I recently read a "Where is he now?" type of story on Michael Dukakis, the erstwhile governor of Massachusetts and presidential candidate. He's presently a college professor. But for me, all of this pales when compared with one of Mr. Dukakis's personal habits.
He picks up trash.
Not as a career choice. Not as a hobby. He does it as an expression of the person he is. On his way to work he carries a plastic bag. When he sees a paper cup or piece of paper or hamburger wrapper on the ground, he stops, stoops, and scoops.
While others might chuckle or even sniff disapprovingly at the thought of an ex-presidential candidate routinely picking up litter, I found immediate kinship with the man. For I, too, am a trash picker-upper. And I have my plastic bag to prove it. (I keep one tucked in my left hip pocket. Semper paratus!)
Long before I read the Dukakis article, I had built de-littering into my daily walks through my neighborhood. Large swaths of scrub grow where I live, and for some reason these areas have been interpreted as perfect "throwing grounds" for all sorts of refuse.
Bottles, cans, coffee cups, gum wrappers. I've seen - and retrieved - them all.
I call it the Moscow subway Ideal.
Let me explain. The Moscow subway is a polished marble wonder of design - sleek, tasteful, artistic, and immaculate. Tremendous muscle went into building it, and constant vigilance keeps it pristine. The Russian philosophy is that if the subway is kept beautiful and clean, people will be inspired to do their part to maintain it that way.
In pausing to pick up the litter that mars my walks, I emulate a Moscow subway employee. I have an image of how lovely the woodlands near my home truly are - so picture perfect in their way that the smallest item of refuse is an abomination to my eye. A quick dip of my hand is all it takes to help restore the environment to its native state.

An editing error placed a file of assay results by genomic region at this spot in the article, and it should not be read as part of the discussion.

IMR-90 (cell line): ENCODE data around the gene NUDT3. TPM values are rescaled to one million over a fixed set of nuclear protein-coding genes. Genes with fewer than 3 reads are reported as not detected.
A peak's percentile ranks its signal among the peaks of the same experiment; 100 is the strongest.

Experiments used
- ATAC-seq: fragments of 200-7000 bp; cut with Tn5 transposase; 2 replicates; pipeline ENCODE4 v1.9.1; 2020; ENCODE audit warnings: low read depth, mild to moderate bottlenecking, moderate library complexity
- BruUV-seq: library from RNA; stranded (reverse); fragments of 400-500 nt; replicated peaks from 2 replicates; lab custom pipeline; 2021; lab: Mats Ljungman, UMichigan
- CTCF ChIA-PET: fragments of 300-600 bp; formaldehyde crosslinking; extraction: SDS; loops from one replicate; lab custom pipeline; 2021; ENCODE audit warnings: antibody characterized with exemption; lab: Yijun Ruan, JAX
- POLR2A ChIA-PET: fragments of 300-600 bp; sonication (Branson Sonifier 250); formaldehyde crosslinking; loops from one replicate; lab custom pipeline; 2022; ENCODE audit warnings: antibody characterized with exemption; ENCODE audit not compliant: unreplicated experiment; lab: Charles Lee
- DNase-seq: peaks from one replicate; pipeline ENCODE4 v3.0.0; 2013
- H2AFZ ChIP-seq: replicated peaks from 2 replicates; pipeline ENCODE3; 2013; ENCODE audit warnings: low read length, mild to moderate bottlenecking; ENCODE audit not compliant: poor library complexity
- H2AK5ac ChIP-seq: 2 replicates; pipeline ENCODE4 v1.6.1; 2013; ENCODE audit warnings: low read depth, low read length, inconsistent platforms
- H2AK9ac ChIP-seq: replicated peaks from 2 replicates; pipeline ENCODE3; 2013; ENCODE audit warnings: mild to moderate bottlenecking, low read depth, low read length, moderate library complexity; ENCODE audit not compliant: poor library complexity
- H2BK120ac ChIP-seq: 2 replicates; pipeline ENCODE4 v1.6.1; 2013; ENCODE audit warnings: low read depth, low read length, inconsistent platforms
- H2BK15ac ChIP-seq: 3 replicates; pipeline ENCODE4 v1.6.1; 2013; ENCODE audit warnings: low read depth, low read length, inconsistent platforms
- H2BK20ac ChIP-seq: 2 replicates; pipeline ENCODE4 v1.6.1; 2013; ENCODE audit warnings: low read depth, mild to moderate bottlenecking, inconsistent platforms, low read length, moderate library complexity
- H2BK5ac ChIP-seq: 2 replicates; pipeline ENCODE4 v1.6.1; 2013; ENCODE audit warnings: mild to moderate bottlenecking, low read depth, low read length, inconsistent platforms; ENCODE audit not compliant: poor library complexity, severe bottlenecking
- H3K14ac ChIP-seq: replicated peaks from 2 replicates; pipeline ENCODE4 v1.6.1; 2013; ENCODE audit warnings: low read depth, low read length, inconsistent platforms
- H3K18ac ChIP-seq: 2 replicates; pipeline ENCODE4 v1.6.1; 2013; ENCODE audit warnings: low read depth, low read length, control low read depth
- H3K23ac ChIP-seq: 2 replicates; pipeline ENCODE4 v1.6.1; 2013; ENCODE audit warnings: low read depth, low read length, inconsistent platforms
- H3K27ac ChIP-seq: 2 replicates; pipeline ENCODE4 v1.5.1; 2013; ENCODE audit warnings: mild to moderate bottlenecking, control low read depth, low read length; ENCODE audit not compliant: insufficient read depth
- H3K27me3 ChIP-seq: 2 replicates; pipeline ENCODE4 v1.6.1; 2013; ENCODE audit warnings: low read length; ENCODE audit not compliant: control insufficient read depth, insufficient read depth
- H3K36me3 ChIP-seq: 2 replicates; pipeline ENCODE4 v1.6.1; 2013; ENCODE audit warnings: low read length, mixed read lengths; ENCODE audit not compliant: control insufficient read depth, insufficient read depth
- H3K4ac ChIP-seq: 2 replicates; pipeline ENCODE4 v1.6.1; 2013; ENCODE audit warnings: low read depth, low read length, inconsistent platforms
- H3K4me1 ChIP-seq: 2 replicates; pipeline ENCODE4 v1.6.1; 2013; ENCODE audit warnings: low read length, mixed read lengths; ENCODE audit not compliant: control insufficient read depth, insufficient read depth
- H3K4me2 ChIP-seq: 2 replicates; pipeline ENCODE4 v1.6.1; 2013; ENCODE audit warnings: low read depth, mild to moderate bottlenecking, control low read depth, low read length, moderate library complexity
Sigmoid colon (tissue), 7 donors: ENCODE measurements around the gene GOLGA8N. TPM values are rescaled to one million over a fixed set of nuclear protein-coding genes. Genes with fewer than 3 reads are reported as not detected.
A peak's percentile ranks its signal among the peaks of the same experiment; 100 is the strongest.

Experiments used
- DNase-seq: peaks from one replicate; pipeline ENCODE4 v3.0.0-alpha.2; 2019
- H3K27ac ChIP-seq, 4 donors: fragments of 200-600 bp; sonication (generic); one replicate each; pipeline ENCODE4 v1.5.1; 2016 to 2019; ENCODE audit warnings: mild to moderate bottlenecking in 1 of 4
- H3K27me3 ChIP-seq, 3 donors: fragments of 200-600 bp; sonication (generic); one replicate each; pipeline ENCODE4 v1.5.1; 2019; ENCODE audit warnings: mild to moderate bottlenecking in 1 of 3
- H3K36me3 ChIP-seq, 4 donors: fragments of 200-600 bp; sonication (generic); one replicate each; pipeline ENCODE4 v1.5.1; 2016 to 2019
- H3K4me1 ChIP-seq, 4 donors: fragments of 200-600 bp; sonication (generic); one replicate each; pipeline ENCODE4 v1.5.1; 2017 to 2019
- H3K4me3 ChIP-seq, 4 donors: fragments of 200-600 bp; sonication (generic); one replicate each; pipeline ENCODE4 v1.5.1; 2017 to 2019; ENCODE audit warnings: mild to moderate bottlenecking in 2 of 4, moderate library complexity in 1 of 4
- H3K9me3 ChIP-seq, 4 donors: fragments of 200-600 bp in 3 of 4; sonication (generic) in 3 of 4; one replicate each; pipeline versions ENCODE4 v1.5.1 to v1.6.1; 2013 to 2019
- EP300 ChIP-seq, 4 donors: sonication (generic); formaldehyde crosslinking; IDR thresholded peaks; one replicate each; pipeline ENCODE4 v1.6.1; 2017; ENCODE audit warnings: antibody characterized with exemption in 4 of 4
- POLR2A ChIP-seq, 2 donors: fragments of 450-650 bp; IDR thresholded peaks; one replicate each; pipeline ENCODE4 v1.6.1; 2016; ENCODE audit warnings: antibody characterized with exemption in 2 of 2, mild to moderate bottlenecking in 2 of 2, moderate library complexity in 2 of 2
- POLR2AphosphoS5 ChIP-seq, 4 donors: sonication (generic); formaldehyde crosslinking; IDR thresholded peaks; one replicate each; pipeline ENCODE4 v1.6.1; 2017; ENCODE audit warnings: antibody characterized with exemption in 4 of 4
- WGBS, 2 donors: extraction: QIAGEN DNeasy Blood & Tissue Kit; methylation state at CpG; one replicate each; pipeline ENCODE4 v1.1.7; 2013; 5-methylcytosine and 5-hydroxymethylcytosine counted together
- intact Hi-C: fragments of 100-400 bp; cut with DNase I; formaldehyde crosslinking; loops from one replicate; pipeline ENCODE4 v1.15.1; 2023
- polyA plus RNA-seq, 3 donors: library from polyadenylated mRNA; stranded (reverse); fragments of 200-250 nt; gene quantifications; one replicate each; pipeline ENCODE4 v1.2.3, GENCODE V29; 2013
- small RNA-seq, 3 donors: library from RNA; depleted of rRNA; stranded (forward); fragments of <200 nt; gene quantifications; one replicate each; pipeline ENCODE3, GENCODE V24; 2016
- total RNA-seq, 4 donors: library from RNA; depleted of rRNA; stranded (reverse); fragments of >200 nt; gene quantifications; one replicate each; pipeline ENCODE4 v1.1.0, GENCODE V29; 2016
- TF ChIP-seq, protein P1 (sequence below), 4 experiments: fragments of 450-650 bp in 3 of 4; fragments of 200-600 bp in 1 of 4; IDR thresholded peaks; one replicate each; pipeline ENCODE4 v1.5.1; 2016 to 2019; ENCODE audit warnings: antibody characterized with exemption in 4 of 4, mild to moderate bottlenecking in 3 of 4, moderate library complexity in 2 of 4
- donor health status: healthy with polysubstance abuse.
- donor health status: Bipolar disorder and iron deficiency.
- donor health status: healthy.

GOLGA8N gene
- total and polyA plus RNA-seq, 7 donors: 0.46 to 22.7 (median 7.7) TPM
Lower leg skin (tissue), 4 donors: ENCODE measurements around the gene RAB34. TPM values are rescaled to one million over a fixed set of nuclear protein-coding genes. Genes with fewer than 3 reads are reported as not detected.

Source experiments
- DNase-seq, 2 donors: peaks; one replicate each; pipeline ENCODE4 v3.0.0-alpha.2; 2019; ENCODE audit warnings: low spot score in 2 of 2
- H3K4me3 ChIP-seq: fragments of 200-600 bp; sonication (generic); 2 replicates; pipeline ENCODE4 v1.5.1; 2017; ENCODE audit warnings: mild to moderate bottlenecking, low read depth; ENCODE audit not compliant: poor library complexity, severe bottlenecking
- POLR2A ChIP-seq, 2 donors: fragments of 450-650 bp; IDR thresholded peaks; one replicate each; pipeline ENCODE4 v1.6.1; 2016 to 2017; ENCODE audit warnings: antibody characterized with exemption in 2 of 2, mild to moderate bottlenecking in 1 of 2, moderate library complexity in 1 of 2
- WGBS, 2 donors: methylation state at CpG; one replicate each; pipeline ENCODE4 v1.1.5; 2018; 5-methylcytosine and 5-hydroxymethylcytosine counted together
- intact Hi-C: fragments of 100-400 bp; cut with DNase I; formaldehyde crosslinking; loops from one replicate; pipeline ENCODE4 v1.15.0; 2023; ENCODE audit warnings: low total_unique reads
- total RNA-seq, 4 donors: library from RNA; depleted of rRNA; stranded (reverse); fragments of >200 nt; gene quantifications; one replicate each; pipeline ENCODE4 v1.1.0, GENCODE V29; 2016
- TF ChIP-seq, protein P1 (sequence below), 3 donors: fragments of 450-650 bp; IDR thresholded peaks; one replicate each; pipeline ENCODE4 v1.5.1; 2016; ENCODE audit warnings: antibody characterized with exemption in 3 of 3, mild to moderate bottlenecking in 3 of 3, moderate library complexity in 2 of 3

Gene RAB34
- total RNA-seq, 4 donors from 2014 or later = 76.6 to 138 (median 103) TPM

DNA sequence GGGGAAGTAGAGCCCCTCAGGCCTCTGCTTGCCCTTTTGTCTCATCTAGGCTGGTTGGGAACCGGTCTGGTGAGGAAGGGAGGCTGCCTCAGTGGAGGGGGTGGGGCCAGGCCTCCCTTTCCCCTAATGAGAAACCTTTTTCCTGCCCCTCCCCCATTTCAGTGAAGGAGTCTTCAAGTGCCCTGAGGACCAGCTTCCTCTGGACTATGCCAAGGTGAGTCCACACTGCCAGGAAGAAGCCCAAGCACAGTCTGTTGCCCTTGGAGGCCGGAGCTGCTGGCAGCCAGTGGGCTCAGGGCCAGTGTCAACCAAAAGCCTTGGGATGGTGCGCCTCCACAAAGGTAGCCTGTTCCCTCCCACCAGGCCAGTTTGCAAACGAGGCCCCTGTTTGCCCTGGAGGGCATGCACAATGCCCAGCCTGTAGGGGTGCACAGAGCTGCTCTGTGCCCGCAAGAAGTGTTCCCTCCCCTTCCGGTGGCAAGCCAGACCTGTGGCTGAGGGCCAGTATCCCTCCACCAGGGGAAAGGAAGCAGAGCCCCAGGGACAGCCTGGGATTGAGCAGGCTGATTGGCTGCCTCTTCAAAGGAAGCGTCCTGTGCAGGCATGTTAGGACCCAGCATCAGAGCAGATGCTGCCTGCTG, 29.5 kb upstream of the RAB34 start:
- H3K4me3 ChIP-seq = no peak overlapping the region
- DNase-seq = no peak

As with anything else, practice here makes perfect, and I have gotten really good at what I do. I can spot a white drinking straw in a snowdrift, a brown paper bag in a pile of autumn leaves, and a popsicle stick in a stand of tall grass. What's more, I am undaunted. Once, in the middle of one of my walks, it began to rain. Hard.
I turned heel to head for home, but along the way I caught sight of a foam cup deep in a thicket of hawthorn. Although I was getting steadily soaked, I girded myself and beat my way through the wiry, thorn-studded branches and retrieved that cup. Nobody thanked me, and nobody had to. Success was its own reward.
If, like Mr. Dukakis, I were to be interviewed one day and the reporter asked about my most memorable trash- collecting experience, I'd have to say it was this: I was walking along, and a pickup truck came roaring down the road behind me. Just as it was passing, the passenger threw a large plastic soda cup (I think it was a 7-Eleven "Big Gulp") out the window. In an instant, I pivoted, reached out, and snagged it in midflight before it came anywhere near the ground.
If there is anything more satisfying than picking up litter, it is preempting it.
A neighbor who took note of my service once asked me if I ever grew frustrated with my task. She observed, accurately, that no matter what I do, people keep throwing their trash on the ground. The truth is that I have never grown frustrated, but her comment did lead me to consider placing a sign by the side of the road, to wit:
A NEIGHBOR PICKS UP YOUR LITTER DURING HIS WALKS. PLEASE THINK ABOUT THIS.
I haven't placed this sign, and I don't think I ever will. The truth is, I don't like to lecture people, and I certainly don't like to call attention to the habits I cultivate as personal virtues.
However, I do have a little boy, and when we first started walking together, he looked on as I unceremoniously unfurled the plastic bag from my pocket and pecked about for trash.
"Can I try?" he clapped with glee.
Without saying a word, I produced a second bag and handed it to him. Together, quietly and happily, we walked and picked. We have been doing so for three years now.
I have my legacy.